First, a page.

So your baby has completed college! Congratulations to you both. But now what? How can you guide your dear one in a smart money path? Here are a few tips for your clever baby. You just spent approximately four years working like crazy to advance your options and vocation in life. That was an investment in yourself that you and perhaps others made in you. Continue to have that vision for your life that how you spend your money and time adds to that investment in your best self. And start your money decisions with that mindset. Live on less than you earn – If instead of thinking you have finally MADE IT, you will continue to think in terms of being a starving student on a tight budget, life will go very well for you! Many of us made a big mistake beginning with our first job and began an entitlement attitude and spending habits that made life gradually become scary and a bit out of control as we spent far in excess of what we earned. Learn from us, little grasshopper, and be wise. Be organized – If you were the student who procrastinated and couldn’t find your books or your assignments, managing your money will need to be automated. But getting oragnazed now is your very important job. Whether you use a notebook or your smart phone and apps to keep track of your money, make a budget and have a plan for what the heck your money will be doing now that you have a first job. You don’t have the kind of loose cash that letting it fritter through your fingers spilling money here and there that a disorganized life will allow. Unless you get organized you will quickly find yourself getting behind and feeling overwhelmed, my friend. Loans are due – as part of your frugal living remember that 6 months after graduation any student loans are now due. You may have an option that allows a reduced payment based on income and that may be a better fit with your budget. But investigate your options and make the payments. You may want to consolidate loans. I am an investment advisor and not a debt counselor, so this is not my area of expertise. If you will speak to the entity holding your loans you can get more information on your options. Please save- Keep investing in yourself and begin saving for your retirement and emergencies. I KNOW it feels like you don’t have ANY money. But try to do everything you can, including continuing to have roommates, to keep living costs down so you have a bit put aside. It will pay off! You are being encouraged to have a glorious life and future and I’m telling you that though this sounds boring, all this discipline, it leaves a happy and light heart and money worries will not be your lot if you can get on track happy graduate! We are proud of your accomplishments. Good job. A free publication – 14 page Investing in Yourself, from the Federal Reserve Bank of St. Louis, is available through this link: Citations: Marion Syversen, MBANorumbegaFinancial207.862.2952Marion@NorumbegaFinancial.com Check out our website that includes weekly streaming videosWWW.NorumbegaFinancial.com Disclosure:Only securities and advisory services offered through Wall Street Financial Group, Inc. Registered Investment Advisor. Member FINRA/SIPC. Wall Street Financial Group, Inc. and Norumbega Financial are separate entities, independently owned and operated.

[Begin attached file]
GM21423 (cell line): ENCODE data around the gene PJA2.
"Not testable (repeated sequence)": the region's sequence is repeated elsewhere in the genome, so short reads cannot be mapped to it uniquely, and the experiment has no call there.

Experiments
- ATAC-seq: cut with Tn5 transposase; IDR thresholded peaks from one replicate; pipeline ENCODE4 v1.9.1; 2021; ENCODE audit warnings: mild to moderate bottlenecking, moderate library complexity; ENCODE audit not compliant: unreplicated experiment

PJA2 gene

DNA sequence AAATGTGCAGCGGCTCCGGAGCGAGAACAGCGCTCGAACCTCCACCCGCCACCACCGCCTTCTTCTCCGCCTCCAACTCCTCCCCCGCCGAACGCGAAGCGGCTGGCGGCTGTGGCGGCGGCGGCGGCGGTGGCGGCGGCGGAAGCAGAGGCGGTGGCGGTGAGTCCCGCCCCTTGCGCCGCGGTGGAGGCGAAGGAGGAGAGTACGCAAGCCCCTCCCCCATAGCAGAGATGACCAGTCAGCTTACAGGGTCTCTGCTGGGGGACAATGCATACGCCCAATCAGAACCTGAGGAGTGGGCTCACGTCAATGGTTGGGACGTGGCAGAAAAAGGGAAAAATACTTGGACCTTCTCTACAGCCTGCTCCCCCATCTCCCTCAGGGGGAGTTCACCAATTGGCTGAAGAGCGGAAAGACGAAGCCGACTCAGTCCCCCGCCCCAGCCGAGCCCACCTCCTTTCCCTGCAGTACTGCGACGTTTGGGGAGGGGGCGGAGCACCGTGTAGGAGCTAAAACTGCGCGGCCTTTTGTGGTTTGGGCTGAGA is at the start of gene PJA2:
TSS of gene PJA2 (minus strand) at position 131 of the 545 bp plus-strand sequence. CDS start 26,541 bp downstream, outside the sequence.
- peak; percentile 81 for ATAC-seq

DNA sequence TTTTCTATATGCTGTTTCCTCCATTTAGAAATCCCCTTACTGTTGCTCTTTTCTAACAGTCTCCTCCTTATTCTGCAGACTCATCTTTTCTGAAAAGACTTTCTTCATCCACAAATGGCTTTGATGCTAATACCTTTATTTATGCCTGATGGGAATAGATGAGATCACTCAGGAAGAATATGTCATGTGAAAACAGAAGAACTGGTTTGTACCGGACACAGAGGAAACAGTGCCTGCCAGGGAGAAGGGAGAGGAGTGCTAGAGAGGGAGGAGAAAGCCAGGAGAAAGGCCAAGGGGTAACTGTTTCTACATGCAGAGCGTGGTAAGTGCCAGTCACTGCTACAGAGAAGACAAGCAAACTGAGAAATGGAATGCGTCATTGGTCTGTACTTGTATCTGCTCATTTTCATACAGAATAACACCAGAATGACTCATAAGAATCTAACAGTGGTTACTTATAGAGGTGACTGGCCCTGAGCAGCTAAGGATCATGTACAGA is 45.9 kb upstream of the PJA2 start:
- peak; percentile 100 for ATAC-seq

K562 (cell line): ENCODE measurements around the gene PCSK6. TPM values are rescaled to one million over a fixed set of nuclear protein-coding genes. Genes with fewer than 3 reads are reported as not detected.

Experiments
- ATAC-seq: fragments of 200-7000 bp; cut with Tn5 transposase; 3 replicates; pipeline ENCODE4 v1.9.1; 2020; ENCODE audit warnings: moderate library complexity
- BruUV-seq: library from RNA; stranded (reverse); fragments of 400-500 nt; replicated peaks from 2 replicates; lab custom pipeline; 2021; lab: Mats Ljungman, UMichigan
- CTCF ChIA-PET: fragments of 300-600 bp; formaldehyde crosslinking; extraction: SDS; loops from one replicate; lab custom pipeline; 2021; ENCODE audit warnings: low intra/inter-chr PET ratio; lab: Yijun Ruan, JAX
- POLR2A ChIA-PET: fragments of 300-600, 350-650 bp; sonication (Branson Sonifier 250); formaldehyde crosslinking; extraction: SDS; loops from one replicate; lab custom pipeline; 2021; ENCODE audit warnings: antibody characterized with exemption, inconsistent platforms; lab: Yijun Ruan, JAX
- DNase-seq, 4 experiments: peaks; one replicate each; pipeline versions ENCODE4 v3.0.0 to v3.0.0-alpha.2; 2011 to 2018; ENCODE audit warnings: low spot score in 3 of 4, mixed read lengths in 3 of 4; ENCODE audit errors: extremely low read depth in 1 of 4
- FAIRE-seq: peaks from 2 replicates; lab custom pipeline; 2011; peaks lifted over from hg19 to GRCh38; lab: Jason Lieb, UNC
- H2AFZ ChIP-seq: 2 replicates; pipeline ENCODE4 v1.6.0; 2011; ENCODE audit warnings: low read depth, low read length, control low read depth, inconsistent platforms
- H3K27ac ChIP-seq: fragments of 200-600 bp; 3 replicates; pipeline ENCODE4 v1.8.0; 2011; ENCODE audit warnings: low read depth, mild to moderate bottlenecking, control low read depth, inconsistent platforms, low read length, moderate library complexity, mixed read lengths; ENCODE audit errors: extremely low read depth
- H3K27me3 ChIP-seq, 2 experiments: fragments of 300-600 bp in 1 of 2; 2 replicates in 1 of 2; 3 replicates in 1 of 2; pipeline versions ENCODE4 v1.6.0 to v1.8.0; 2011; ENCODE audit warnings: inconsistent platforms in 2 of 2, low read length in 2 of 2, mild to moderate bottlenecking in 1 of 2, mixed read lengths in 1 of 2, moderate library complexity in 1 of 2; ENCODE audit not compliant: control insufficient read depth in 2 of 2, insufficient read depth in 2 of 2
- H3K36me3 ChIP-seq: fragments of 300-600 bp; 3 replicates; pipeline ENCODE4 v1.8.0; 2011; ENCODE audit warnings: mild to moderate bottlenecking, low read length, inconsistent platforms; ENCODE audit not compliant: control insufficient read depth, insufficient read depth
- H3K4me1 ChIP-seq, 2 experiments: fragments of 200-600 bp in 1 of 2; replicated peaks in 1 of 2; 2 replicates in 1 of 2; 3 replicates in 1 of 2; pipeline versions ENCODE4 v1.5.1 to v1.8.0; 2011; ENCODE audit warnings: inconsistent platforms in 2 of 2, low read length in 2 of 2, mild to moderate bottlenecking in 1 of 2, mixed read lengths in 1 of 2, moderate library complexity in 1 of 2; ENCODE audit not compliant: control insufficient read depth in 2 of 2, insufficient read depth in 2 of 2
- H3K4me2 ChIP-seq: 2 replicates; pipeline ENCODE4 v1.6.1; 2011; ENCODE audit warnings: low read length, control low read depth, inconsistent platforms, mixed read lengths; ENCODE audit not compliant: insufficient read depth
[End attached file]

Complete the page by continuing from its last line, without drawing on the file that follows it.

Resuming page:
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A Financial Plan: Part 1